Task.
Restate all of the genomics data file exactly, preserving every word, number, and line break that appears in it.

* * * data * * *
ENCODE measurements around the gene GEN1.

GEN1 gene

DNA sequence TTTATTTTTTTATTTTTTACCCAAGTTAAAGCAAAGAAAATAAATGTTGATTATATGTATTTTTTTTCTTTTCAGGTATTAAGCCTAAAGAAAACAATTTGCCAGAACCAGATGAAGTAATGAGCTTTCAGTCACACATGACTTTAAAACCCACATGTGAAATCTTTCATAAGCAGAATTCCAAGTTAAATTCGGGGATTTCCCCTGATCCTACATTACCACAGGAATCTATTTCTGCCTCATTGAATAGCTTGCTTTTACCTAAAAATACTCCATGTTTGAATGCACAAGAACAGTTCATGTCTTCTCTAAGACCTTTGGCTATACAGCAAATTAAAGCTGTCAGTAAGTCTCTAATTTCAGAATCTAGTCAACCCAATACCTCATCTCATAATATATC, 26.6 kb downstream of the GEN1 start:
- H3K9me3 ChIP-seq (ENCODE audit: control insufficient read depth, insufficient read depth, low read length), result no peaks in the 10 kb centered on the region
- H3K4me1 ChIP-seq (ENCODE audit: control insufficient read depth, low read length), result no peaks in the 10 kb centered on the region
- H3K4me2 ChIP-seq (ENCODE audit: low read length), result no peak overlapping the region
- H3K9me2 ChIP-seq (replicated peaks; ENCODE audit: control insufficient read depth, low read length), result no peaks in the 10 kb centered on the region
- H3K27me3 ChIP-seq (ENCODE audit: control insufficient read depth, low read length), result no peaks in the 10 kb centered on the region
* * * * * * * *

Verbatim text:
ENCODE measurements around the gene GEN1.

GEN1 gene

DNA sequence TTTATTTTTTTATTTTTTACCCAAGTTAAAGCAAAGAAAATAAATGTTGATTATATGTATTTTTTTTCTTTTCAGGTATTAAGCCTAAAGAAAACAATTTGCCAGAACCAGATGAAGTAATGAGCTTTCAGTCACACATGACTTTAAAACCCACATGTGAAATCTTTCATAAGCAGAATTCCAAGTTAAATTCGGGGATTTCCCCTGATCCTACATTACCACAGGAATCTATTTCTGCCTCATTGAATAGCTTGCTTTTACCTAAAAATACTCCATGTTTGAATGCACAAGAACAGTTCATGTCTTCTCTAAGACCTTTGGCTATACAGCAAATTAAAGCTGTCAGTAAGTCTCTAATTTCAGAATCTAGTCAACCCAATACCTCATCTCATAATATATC, 26.6 kb downstream of the GEN1 start:
- H3K9me3 ChIP-seq (ENCODE audit: control insufficient read depth, insufficient read depth, low read length), result no peaks in the 10 kb centered on the region
- H3K4me1 ChIP-seq (ENCODE audit: control insufficient read depth, low read length), result no peaks in the 10 kb centered on the region
- H3K4me2 ChIP-seq (ENCODE audit: low read length), result no peak overlapping the region
- H3K9me2 ChIP-seq (replicated peaks; ENCODE audit: control insufficient read depth, low read length), result no peaks in the 10 kb centered on the region
- H3K27me3 ChIP-seq (ENCODE audit: control insufficient read depth, low read length), result no peaks in the 10 kb centered on the region